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Mechanistic and structural diversity between cytochrome bd isoforms of Escherichia coli [Microbiology]
Proceedings of the National Academy of Sciences of the United States of America  (IF11.205),  Pub Date : 2021-12-14, DOI: 10.1073/pnas.2114013118
Tamara N. Grund, Melanie Radloff, Di Wu, Hojjat G. Goojani, Luca F. Witte, Wiebke Jösting, Sabine Buschmann, Hannelore Müller, Isam Elamri, Sonja Welsch, Harald Schwalbe, Hartmut Michel, Dirk Bald, Schara Safarian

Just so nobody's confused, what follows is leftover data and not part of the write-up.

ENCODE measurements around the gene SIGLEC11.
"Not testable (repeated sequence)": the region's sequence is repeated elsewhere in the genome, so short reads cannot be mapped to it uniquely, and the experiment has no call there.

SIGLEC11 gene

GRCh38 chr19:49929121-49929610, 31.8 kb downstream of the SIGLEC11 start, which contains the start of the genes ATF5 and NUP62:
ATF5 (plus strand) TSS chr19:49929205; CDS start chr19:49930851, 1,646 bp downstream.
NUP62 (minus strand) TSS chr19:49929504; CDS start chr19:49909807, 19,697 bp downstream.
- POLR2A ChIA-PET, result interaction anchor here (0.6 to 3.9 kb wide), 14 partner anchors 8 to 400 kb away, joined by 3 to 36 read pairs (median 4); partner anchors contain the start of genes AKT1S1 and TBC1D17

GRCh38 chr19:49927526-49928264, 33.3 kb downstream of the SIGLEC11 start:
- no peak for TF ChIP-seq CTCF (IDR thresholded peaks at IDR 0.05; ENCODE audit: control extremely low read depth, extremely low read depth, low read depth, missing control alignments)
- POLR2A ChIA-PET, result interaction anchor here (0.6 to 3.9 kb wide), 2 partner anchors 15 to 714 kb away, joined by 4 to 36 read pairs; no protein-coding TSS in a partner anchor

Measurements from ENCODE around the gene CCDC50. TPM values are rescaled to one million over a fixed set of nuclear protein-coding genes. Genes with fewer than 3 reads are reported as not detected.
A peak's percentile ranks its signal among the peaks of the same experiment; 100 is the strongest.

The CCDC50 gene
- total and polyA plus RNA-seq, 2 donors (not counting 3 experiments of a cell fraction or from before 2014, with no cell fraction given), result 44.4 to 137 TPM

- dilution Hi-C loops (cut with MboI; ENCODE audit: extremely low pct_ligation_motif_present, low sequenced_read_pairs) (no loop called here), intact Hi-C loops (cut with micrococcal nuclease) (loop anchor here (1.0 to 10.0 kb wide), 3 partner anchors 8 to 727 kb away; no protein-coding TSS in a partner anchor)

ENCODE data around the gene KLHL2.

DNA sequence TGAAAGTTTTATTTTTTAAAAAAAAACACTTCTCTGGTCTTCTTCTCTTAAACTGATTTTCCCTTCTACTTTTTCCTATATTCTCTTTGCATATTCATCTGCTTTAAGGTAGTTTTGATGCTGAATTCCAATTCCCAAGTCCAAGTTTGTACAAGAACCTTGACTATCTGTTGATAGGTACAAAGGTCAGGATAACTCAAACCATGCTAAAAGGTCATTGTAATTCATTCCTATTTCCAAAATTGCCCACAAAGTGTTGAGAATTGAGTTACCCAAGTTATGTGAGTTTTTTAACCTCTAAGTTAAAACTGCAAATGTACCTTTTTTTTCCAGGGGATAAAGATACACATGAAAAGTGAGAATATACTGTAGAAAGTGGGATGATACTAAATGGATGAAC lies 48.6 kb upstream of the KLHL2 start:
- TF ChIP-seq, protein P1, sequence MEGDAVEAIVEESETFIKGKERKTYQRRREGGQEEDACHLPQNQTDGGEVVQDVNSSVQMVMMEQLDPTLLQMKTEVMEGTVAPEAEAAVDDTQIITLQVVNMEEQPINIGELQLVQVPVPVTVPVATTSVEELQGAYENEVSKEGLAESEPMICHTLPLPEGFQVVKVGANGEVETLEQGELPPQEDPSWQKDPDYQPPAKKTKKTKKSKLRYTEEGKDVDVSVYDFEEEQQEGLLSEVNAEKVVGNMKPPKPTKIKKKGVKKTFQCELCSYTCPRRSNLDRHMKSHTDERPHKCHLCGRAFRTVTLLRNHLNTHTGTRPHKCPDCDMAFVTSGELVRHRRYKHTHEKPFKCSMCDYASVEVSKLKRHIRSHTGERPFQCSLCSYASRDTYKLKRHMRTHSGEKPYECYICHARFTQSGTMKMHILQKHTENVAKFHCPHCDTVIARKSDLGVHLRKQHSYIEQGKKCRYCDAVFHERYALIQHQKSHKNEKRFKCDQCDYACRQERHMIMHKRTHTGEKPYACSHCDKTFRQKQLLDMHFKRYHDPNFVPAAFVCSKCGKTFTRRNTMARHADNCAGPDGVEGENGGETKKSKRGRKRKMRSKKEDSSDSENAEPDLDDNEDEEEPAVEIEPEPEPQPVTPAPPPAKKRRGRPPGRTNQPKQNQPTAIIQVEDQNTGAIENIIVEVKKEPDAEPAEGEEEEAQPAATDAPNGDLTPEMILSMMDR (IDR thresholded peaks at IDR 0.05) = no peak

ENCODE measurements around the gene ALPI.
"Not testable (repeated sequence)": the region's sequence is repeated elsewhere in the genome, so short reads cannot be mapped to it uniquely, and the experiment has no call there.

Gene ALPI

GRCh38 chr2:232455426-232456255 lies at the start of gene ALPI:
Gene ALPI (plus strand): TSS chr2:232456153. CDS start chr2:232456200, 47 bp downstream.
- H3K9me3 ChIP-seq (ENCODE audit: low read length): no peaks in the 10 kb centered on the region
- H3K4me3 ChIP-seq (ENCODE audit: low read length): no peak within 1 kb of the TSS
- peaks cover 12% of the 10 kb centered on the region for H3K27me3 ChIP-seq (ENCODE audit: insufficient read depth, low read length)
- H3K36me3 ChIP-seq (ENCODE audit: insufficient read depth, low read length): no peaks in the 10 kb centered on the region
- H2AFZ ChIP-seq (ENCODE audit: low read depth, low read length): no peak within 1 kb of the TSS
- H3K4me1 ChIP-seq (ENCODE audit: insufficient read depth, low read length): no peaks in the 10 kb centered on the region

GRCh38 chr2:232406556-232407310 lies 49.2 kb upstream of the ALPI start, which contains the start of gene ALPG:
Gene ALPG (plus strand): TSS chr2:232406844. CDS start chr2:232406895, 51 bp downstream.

The treatment of infectious diseases caused by multidrug-resistant pathogens is a major clinical challenge of the 21st century. The membrane-embedded respiratory cytochrome bd-type oxygen reductase is a critical survival factor utilized by pathogenic bacteria during infection, proliferation and the transition from acute to chronic states. Escherichia coli encodes for two cytochrome bd isoforms that are both involved in respiration under oxygen limited conditions. Mechanistic and structural differences between cydABX (Ecbd-I) and appCBX (Ecbd-II) operon encoded cytochrome bd variants have remained elusive in the past. Here, we demonstrate that cytochrome bd-II catalyzes oxidation of benzoquinols while possessing additional specificity for naphthoquinones. Our data show that although menaquinol-1 (MK1) is not able to directly transfer electrons onto cytochrome bd-II from E. coli, it has a stimulatory effect on its oxygen reduction rate in the presence of ubiquinol-1. We further determined cryo-EM structures of cytochrome bd-II to high resolution of 2.1 Å. Our structural insights confirm that the general architecture and substrate accessible pathways are conserved between the two bd oxidase isoforms, but two notable differences are apparent upon inspection: (i) Ecbd-II does not contain a CydH-like subunit, thereby exposing heme b595 to the membrane environment and (ii) the AppB subunit harbors a structural demethylmenaquinone-8 molecule instead of ubiquinone-8 as found in CydB of Ecbd-I. Our work completes the structural landscape of terminal respiratory oxygen reductases of E. coli and suggests that structural and functional properties of the respective oxidases are linked to quinol-pool dependent metabolic adaptations in E. coli.